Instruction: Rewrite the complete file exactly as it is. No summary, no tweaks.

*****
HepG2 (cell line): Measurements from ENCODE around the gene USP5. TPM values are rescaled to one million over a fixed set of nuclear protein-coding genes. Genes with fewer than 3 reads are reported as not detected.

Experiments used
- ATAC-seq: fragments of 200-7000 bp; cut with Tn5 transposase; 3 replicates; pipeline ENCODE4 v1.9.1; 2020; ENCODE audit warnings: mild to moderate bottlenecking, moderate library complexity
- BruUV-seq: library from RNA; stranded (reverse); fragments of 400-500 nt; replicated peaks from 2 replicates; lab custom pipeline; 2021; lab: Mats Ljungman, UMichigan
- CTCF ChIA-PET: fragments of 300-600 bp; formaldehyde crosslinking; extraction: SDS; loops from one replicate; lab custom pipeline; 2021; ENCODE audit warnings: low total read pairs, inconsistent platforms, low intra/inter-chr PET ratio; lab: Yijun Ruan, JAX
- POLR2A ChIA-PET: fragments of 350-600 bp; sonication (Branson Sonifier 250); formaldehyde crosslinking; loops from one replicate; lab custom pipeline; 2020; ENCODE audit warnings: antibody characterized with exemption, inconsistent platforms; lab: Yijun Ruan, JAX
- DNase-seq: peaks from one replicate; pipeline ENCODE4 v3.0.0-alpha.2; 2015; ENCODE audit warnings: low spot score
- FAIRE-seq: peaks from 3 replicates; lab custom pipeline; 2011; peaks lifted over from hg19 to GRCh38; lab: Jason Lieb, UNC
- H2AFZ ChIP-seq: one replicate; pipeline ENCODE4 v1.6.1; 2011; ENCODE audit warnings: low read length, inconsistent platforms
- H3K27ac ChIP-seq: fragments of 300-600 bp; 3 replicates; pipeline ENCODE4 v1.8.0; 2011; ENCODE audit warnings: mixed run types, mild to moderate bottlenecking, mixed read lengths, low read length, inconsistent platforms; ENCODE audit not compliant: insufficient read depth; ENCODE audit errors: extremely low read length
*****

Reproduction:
HepG2 (cell line): Measurements from ENCODE around the gene USP5. TPM values are rescaled to one million over a fixed set of nuclear protein-coding genes. Genes with fewer than 3 reads are reported as not detected.

Experiments used
- ATAC-seq: fragments of 200-7000 bp; cut with Tn5 transposase; 3 replicates; pipeline ENCODE4 v1.9.1; 2020; ENCODE audit warnings: mild to moderate bottlenecking, moderate library complexity
- BruUV-seq: library from RNA; stranded (reverse); fragments of 400-500 nt; replicated peaks from 2 replicates; lab custom pipeline; 2021; lab: Mats Ljungman, UMichigan
- CTCF ChIA-PET: fragments of 300-600 bp; formaldehyde crosslinking; extraction: SDS; loops from one replicate; lab custom pipeline; 2021; ENCODE audit warnings: low total read pairs, inconsistent platforms, low intra/inter-chr PET ratio; lab: Yijun Ruan, JAX
- POLR2A ChIA-PET: fragments of 350-600 bp; sonication (Branson Sonifier 250); formaldehyde crosslinking; loops from one replicate; lab custom pipeline; 2020; ENCODE audit warnings: antibody characterized with exemption, inconsistent platforms; lab: Yijun Ruan, JAX
- DNase-seq: peaks from one replicate; pipeline ENCODE4 v3.0.0-alpha.2; 2015; ENCODE audit warnings: low spot score
- FAIRE-seq: peaks from 3 replicates; lab custom pipeline; 2011; peaks lifted over from hg19 to GRCh38; lab: Jason Lieb, UNC
- H2AFZ ChIP-seq: one replicate; pipeline ENCODE4 v1.6.1; 2011; ENCODE audit warnings: low read length, inconsistent platforms
- H3K27ac ChIP-seq: fragments of 300-600 bp; 3 replicates; pipeline ENCODE4 v1.8.0; 2011; ENCODE audit warnings: mixed run types, mild to moderate bottlenecking, mixed read lengths, low read length, inconsistent platforms; ENCODE audit not compliant: insufficient read depth; ENCODE audit errors: extremely low read length